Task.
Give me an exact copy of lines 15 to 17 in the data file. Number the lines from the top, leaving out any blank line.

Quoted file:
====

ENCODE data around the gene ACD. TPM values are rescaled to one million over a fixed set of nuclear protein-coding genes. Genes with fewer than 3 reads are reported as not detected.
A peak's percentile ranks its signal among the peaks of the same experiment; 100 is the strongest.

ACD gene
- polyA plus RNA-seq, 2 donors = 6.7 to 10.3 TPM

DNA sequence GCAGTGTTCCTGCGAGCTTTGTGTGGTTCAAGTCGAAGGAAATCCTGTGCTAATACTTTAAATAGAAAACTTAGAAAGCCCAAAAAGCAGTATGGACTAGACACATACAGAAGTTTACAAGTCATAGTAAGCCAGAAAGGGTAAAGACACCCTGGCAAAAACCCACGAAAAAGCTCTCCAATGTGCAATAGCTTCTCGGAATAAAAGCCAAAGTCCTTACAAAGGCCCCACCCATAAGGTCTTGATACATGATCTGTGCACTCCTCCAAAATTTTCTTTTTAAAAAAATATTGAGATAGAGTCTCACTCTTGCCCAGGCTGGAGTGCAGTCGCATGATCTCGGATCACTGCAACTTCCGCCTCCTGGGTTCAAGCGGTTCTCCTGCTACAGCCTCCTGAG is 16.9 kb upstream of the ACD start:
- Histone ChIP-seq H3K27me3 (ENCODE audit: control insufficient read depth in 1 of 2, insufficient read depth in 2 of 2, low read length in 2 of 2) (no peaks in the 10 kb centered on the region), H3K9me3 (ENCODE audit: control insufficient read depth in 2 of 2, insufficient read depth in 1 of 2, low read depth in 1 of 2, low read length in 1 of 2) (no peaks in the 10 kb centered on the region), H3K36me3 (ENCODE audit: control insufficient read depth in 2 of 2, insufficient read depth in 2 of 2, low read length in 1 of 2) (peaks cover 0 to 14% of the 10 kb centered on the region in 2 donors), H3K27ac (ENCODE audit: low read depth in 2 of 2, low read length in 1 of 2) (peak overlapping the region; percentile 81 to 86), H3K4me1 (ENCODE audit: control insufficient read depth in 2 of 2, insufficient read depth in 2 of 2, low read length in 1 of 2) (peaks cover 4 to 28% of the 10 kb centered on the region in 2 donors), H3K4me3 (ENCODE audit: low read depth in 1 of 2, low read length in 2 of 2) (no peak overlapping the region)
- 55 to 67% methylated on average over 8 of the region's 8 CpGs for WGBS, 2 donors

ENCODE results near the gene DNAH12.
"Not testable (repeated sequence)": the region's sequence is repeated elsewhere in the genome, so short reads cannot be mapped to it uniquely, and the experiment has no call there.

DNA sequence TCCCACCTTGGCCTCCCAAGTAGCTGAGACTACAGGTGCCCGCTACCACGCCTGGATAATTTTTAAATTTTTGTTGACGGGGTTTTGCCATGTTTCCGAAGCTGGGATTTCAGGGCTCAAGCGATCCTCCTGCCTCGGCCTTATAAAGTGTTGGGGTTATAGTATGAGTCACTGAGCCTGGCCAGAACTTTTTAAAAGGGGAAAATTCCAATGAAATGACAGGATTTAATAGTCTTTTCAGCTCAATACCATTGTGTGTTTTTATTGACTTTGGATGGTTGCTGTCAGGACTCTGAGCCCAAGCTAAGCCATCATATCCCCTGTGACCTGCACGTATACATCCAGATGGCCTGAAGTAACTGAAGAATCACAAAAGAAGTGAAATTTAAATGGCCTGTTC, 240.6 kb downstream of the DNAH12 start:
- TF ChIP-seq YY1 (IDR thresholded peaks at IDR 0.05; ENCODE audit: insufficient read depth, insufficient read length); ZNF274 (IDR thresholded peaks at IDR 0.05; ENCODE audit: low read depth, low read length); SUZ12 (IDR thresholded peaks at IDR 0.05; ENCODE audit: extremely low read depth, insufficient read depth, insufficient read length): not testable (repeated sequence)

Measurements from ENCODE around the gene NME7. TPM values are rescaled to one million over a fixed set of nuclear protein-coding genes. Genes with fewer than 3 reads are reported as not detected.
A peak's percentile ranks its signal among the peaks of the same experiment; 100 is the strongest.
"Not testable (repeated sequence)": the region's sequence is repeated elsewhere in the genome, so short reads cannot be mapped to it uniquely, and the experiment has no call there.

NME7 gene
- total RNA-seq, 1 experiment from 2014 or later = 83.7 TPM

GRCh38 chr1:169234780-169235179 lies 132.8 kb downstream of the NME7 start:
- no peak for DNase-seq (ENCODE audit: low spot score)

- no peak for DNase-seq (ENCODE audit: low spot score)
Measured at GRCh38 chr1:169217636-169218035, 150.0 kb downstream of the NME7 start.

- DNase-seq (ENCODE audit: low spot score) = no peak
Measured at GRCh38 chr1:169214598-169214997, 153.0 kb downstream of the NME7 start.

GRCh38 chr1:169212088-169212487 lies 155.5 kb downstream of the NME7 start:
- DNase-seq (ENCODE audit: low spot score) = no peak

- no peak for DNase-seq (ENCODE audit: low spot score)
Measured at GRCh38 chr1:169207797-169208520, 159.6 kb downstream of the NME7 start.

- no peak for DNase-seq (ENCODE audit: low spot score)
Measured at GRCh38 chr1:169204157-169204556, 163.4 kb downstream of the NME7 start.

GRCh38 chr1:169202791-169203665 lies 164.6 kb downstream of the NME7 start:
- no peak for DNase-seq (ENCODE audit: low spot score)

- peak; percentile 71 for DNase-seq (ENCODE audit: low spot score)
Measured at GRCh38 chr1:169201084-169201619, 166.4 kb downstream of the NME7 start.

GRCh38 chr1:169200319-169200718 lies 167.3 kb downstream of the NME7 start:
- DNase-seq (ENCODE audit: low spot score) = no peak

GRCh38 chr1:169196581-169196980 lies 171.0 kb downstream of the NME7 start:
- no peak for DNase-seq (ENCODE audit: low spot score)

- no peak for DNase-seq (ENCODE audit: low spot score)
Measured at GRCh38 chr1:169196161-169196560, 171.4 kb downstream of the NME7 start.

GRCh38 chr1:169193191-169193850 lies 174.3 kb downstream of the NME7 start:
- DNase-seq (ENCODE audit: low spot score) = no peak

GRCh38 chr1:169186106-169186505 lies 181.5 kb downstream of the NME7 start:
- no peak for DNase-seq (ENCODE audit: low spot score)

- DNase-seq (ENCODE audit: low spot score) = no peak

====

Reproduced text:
NME7 gene
- total RNA-seq, 1 experiment from 2014 or later = 83.7 TPM

GRCh38 chr1:169234780-169235179 lies 132.8 kb downstream of the NME7 start: